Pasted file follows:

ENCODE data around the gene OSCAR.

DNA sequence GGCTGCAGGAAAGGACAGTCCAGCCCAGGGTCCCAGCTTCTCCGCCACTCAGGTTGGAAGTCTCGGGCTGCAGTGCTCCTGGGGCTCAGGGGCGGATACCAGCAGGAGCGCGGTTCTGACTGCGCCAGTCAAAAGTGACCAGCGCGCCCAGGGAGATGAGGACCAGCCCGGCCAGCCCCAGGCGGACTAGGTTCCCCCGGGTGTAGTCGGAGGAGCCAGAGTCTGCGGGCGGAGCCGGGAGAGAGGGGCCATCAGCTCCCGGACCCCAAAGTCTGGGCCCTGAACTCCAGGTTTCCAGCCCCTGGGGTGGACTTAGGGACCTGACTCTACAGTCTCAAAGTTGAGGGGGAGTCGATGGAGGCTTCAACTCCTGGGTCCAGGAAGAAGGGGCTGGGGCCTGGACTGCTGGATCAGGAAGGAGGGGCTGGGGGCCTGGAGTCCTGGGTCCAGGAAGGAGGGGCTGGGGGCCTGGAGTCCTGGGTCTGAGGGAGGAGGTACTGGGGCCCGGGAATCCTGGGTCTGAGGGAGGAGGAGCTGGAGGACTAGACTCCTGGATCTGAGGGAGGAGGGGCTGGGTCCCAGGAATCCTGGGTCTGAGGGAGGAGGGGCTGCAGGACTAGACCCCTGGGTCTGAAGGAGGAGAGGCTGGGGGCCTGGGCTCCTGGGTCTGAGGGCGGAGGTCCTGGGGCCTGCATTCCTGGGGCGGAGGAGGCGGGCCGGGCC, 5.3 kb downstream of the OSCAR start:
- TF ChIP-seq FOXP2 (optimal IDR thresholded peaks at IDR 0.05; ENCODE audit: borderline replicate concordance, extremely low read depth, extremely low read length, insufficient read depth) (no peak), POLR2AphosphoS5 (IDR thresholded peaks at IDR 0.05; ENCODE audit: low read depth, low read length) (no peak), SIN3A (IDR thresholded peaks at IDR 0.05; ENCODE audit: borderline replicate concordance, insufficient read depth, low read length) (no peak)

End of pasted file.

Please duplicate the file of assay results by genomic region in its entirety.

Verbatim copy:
ENCODE data around the gene OSCAR.

DNA sequence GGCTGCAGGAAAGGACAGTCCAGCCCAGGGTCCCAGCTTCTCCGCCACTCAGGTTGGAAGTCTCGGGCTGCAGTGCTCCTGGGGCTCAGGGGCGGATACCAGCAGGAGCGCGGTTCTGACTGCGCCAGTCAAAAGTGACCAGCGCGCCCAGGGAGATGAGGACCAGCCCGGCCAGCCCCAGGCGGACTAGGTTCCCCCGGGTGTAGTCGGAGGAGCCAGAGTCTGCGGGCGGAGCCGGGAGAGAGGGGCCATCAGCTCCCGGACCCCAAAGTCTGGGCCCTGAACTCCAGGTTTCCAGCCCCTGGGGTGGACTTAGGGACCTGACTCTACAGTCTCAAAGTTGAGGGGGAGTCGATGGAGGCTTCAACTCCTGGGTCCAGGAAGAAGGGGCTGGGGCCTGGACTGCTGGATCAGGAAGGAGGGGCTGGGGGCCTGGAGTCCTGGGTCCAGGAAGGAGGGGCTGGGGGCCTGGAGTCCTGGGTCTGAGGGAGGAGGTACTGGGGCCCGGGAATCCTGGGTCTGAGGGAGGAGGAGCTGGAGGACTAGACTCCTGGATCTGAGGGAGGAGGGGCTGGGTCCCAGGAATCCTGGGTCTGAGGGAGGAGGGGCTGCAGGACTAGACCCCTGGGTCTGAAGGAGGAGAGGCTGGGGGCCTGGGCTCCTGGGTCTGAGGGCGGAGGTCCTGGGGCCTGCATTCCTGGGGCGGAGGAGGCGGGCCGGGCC, 5.3 kb downstream of the OSCAR start:
- TF ChIP-seq FOXP2 (optimal IDR thresholded peaks at IDR 0.05; ENCODE audit: borderline replicate concordance, extremely low read depth, extremely low read length, insufficient read depth) (no peak), POLR2AphosphoS5 (IDR thresholded peaks at IDR 0.05; ENCODE audit: low read depth, low read length) (no peak), SIN3A (IDR thresholded peaks at IDR 0.05; ENCODE audit: borderline replicate concordance, insufficient read depth, low read length) (no peak)